Who gets to take the mortgage interest deduction when homeowners aren't married?
Last episode, we compared 15 and 30-year mortgages to see which is best for your financial security. Today’s topic is who gets to take the mortgage interest deduction.
Amy from Minnesota called in with this question:
Hi Money Girl. I have a complex question that I think is becoming relevant considering that more and more couples today are not marrying and are choosing to buy a house and cohabitate without being married. We purchased a house and the loan had to go under my name because of my credit, but I was adamant at the time that they also put my partner’s name on the title because it’s worthwhile for him to claim any interest, whereas I have almost no income so it doesn’t help me to claim interest. So what I’m wondering is how do we go about or can we even go about getting him able to claim the interest deduction when his name appears only on the title and not on the loan paperwork (the mortgage paperwork).
Thanks for that great question, Amy! The topic is a really interesting one.
Who Qualifies for a Mortgage Interest Deduction?
OK, so who does get to take the mortgage interest deduction? Is it the borrowers on the loan? Is it the owners on title? Is it the person or persons actually making the mortgage payments? Who gets it?
In Publication 936, the IRS states that you can deduct mortgage interest if you itemize deductions on Schedule A and are “legally liable” for the loan. The IRS also says that you cannot deduct payments you make for someone else if you are not legally liable to make them. In addition, the IRS states that there must be a true debtor-creditor relationship between you and the lender.
So, according to the IRS, it sounds as if you’d actually need to be on the loan to deduct the mortgage interest, but is that really the case?
Let’s see if Legal Lad can help shed some light on this topic.
Legal Lad here. It is not required in every case for you to have a true debtor-creditor relationship with your lender to take the mortgage interest deduction. Title 26 Code of Federal Regulations section 1.163-1(b) provides, quote “interest paid by the taxpayer on a mortgage upon real estate of which he is the legal or equitable owner, even though the taxpayer is not directly liable upon the bond or note secured by such mortgage, may be deducted as interest on his indebtedness.”
In English, it means that you may deduct the mortgage interest you paid so long as you are an owner of the property, even if you are not specifically named on the loan.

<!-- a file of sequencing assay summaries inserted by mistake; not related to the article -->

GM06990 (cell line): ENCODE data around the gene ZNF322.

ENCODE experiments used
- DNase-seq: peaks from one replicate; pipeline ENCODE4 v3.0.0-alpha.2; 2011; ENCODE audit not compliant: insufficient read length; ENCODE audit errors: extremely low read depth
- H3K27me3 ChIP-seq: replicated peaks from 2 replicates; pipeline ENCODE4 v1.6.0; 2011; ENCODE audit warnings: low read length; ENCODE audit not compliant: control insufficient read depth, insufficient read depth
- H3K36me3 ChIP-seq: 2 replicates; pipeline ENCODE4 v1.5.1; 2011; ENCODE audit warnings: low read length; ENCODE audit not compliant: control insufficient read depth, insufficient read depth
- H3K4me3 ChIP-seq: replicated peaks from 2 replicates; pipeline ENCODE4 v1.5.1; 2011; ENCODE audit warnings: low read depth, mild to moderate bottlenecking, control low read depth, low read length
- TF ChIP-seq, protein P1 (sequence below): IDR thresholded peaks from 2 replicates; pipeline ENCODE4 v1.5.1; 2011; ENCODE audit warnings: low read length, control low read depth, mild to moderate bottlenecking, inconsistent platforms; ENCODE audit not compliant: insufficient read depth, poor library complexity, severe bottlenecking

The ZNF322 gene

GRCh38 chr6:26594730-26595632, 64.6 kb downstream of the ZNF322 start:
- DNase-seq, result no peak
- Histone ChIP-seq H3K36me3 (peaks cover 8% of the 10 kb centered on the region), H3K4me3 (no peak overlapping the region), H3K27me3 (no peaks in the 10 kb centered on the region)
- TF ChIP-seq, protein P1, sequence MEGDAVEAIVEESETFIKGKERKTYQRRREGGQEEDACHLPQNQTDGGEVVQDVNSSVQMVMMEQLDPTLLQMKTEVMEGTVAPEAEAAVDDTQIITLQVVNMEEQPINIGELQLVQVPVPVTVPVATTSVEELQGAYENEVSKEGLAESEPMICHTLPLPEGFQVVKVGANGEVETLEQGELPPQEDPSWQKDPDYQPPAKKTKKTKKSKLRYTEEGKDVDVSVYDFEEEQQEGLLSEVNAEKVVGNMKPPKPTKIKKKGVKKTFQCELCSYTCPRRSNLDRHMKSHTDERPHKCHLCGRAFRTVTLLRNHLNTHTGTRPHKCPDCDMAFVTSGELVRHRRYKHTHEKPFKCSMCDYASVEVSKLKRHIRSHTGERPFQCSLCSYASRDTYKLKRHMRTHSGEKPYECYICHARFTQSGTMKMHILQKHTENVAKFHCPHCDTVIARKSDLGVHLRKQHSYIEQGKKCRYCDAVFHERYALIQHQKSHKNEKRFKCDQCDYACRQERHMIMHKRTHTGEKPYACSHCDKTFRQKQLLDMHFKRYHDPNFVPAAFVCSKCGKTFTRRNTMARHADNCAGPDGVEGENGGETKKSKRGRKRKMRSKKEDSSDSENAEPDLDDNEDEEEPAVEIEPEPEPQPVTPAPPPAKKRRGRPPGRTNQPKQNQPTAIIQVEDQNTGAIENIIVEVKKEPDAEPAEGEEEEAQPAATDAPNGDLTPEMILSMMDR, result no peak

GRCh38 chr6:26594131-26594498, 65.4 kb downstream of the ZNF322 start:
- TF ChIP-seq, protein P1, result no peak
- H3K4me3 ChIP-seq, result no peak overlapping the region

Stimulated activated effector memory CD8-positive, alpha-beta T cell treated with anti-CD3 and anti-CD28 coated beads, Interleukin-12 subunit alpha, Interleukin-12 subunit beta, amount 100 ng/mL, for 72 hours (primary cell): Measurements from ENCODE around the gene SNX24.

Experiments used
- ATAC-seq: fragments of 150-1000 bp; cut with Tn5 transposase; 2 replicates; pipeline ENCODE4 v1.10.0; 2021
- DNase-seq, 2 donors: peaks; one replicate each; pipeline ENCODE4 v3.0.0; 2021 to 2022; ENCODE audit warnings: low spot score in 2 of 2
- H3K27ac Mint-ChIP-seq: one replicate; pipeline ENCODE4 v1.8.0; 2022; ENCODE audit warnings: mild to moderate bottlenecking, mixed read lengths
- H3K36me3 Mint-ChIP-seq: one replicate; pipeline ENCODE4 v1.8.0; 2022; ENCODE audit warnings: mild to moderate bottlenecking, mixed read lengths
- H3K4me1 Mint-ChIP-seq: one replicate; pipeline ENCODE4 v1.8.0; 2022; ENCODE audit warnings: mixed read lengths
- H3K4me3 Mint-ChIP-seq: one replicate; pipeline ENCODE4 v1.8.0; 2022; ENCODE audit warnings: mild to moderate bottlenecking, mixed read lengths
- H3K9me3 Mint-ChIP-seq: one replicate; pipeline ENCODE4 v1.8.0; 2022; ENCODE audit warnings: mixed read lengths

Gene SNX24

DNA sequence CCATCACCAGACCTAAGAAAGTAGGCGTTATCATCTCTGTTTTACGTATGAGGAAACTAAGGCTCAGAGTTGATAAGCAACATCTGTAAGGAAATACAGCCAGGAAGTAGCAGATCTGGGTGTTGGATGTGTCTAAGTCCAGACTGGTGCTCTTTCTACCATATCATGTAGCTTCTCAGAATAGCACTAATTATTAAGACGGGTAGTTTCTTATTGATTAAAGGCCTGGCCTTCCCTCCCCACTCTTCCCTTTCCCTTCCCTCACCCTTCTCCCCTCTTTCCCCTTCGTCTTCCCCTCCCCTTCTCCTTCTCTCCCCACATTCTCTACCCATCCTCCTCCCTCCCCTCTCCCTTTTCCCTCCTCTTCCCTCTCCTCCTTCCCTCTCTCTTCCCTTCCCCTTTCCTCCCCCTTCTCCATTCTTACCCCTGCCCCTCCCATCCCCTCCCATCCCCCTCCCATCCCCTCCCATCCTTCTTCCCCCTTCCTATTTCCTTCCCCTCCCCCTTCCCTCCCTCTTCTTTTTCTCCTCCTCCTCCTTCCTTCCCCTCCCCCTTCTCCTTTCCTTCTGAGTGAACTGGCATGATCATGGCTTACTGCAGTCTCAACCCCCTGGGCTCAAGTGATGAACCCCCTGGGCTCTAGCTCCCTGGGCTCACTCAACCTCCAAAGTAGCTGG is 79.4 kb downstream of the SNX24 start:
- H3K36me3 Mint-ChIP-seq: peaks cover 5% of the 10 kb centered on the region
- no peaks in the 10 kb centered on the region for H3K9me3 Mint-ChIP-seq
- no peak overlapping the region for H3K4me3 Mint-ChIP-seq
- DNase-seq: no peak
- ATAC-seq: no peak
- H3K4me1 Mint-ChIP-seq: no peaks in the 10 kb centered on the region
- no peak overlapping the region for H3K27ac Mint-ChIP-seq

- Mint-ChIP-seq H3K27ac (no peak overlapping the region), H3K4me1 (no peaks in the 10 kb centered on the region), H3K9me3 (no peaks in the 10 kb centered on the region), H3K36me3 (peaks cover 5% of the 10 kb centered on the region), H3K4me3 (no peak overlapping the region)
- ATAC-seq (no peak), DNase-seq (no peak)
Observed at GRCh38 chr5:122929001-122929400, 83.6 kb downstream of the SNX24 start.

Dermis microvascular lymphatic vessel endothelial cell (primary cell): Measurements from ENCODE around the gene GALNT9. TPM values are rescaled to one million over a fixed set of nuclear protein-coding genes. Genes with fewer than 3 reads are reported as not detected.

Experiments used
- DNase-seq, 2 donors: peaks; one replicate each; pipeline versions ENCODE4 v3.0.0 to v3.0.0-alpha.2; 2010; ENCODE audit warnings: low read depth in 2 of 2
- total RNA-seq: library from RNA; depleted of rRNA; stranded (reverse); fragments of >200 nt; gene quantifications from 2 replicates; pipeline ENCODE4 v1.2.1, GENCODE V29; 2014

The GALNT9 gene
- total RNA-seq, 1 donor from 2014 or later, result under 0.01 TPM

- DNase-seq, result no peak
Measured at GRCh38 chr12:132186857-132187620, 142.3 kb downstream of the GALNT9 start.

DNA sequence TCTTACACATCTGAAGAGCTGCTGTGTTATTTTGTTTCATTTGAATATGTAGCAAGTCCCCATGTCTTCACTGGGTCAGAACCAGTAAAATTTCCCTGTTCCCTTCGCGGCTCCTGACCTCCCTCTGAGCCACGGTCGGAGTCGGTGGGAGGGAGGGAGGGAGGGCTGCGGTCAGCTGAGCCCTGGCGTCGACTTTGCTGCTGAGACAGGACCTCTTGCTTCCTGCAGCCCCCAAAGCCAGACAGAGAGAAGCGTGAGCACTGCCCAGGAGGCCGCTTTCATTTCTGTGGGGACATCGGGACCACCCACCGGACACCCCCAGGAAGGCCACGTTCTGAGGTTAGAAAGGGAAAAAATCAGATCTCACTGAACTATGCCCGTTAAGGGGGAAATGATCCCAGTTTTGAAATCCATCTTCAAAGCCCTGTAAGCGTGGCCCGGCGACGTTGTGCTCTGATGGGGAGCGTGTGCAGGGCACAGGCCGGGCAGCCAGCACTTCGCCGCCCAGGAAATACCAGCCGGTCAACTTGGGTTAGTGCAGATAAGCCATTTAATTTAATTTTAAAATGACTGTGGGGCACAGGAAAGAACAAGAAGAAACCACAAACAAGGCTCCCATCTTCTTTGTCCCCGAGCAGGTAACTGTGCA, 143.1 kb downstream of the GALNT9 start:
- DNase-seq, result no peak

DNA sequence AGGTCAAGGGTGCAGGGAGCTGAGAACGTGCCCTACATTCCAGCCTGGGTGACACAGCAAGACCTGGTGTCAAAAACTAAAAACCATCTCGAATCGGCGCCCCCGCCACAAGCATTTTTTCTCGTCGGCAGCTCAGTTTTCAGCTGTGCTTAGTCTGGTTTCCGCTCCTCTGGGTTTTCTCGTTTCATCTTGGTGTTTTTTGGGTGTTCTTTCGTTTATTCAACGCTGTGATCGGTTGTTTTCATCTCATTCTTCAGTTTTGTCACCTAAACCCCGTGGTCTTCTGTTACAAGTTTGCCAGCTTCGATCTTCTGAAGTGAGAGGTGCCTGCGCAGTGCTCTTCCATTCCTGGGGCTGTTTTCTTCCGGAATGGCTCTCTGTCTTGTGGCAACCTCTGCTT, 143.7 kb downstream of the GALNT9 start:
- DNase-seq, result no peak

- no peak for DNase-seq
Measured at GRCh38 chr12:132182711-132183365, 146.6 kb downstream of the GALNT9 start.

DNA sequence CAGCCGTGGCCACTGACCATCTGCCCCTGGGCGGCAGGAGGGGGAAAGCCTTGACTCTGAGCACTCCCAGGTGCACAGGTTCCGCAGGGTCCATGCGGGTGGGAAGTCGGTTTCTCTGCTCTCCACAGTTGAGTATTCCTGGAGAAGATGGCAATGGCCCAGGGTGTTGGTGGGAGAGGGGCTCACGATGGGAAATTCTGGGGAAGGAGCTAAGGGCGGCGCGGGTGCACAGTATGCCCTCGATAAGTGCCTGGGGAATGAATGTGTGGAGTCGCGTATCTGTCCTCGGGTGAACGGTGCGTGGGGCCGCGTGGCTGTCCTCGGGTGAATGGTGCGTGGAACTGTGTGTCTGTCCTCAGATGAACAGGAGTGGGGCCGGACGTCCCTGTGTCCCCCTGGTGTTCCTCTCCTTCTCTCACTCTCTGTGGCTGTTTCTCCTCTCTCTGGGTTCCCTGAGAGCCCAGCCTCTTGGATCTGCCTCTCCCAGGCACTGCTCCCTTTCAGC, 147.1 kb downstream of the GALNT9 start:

Thanks, Legal Lad!
How to Deduct Mortgage Interest
So Title 26, which is the law, is clear: You may deduct the mortgage interest if you itemize deductions, even if you are not specifically named on the loan. And, generally speaking, when there’s a discrepancy between the law and a government agency’s interpretation of it, the language of the law prevails.
It's always important to consult your own tax advisor whose opinion may differ from ours, but many seasoned tax pros typically will allocate the mortgage interest deduction between co-owning domestic partners based on the mortgage interest they actually paid, even if only one of them is named on the loan or mortgage interest statement.
And here are a few important points:
First, you may only deduct the mortgage interest you actually paid. So, in Amy’s case, if she’s paying half the mortgage and her significant other is paying the other half, they may each deduct only their half of the mortgage interest if they itemize deductions on Schedule A.
Second, if you own both a primary and a second home, you may deduct the mortgage interest you actually paid for both homes if you itemize on Schedule A.
Lastly, if you share the mortgage interest deduction with another person, but you are not named on Form 1098 (which is the form the lender sends you showing the mortgage interest that was paid during the year), you’ll want to create and attach a short and simple statement to your Schedule A that says how much of the interest you each paid and gives the name and social security number of the person who received the 1098.
If you want to learn more, see the end of the transcript. There, you’ll find links to IRS Publication 936, Title 26, and TaxAlmanac.org, where tax pros discuss this issue and many others in the online forums.
As always, everyone’s situation is different, so it’s a good idea to consult a tax or financial advisor.
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· IRS Publication 936, “Home Mortgage Interest Deduction”.
· 26 C.F.R. § 1.163-1(b).
· Interesting case law: Jordan vs. The Department of the Treasury